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How to perform regression analysis using Create ML

Paul Hudson       @twostraws

Regression analysis is one of several areas of machine learning, and is useful when you want to estimate values based on a previous set of values. For example, if we gave Create ML average house prices for the last year along with the size and condition of those houses, it should be able to do a good job predicting values for houses that haven’t been sold yet.

In this article I'll walk you through the different model types Create ML gives us, then create and improve a model that can then be used in a Core ML app – I think you'll be surprised how easy it is!

Choosing a model

Create ML gives us four concrete types of regression models: linear, decision trees, boosted trees, and random forests. Each of those arrive at their conclusions in different ways, so you’ll find different tasks work better with different models.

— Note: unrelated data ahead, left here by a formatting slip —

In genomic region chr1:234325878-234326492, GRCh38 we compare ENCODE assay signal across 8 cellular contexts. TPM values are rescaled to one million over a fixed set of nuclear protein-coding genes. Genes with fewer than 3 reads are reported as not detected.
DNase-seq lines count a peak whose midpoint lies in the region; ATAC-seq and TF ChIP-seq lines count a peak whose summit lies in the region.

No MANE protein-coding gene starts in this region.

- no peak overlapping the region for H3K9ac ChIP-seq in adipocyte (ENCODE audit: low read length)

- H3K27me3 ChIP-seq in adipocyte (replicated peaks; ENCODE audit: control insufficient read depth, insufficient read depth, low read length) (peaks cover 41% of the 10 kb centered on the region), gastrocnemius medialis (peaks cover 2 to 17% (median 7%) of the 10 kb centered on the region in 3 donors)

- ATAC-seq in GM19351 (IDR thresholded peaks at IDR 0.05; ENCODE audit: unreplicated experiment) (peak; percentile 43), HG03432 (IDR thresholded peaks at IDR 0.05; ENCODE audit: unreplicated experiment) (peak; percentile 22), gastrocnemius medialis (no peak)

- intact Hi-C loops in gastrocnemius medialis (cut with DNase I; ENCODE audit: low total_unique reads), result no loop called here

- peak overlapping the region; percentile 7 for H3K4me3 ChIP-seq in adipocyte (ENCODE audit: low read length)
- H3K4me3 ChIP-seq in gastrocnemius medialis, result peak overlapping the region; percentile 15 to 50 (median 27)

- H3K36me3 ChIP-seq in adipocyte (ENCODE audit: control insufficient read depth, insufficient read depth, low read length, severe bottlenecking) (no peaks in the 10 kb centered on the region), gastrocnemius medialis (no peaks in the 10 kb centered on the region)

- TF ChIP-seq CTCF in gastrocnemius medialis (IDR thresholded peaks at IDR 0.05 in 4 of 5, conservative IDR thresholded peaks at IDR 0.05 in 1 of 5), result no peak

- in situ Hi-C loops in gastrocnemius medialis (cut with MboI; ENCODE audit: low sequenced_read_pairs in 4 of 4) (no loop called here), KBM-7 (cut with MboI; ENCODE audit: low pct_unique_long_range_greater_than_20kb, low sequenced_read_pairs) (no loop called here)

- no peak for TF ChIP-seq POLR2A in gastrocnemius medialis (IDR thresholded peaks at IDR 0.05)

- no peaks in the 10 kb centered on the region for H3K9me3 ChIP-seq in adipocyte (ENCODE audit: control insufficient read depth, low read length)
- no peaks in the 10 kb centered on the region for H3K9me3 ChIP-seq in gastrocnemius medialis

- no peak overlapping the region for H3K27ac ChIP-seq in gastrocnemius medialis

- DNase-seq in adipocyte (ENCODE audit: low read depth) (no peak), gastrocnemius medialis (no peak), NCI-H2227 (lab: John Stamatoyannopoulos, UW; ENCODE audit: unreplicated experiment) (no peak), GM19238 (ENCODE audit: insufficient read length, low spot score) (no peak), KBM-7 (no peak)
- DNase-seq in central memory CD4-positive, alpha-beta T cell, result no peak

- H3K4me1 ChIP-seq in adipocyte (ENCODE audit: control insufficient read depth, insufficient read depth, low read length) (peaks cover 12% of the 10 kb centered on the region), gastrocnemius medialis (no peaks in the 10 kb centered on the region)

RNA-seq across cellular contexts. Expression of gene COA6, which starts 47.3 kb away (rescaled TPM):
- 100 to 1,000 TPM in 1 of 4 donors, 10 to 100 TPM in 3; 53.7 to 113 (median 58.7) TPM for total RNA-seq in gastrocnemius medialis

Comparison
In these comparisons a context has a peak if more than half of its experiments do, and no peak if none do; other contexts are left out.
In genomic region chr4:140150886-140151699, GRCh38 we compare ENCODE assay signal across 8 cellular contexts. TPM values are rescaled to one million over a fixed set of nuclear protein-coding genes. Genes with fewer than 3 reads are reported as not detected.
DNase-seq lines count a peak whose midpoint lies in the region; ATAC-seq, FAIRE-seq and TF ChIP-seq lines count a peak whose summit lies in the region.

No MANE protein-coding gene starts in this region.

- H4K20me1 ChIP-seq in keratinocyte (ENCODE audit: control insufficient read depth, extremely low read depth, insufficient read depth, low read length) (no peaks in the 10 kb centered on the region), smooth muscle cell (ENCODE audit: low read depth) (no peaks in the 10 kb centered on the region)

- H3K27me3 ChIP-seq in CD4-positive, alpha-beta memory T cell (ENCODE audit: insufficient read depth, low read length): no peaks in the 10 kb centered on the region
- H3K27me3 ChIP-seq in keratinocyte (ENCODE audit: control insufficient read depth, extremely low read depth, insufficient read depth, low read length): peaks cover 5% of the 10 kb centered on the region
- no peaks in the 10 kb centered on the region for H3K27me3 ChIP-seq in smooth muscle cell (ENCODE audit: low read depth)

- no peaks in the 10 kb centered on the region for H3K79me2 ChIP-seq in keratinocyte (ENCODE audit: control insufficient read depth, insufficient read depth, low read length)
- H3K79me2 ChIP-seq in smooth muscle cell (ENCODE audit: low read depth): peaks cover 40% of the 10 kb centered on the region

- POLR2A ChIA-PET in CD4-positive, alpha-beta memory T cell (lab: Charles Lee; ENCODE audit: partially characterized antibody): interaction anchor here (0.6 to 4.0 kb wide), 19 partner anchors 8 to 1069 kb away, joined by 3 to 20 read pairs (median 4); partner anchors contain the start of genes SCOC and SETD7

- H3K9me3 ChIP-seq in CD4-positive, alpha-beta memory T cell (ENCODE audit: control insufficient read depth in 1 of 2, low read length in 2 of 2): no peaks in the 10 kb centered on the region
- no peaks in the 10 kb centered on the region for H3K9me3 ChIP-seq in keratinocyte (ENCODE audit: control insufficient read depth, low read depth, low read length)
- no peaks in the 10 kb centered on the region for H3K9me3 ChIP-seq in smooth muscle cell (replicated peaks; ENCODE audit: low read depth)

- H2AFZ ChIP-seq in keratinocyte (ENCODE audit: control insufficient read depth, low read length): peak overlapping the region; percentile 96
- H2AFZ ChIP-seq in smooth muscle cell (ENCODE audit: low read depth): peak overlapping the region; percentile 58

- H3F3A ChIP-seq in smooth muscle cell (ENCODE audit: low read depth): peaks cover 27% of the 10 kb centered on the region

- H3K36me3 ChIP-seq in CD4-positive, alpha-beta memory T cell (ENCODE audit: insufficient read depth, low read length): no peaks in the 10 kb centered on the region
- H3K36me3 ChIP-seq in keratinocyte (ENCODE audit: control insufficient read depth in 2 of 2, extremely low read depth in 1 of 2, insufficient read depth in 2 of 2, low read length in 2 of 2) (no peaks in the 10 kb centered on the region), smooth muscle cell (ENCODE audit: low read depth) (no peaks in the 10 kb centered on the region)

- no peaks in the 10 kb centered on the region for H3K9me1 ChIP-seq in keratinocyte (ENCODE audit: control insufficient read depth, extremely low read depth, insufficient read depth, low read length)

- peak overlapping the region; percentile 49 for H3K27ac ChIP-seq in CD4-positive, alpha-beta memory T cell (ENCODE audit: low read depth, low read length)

Linear regressors look at all the values in your equations – how many rooms the house has, how many bathrooms, whether or not it has a garage, etc – then tries to estimate the relationships between them as part of a linear function. So, it might guess that the house price is calculated by doubling the number of rooms, adding the number of bathrooms, then multiplying by 10,000. It’s called “linear” because the goal of a linear regression is to be able to draw one straight line through all your data points, where the average distance between the line and each data point is as small as possible.

Decision tree regressors form a tree structure letting us organize information as a series of choices: “does it have four legs or two? If it has four legs, does it have a wet nose? If it has a wet nose, does it have long fur?” Each time the tree branches off depending on the answer, until eventually there’s a definitive prediction.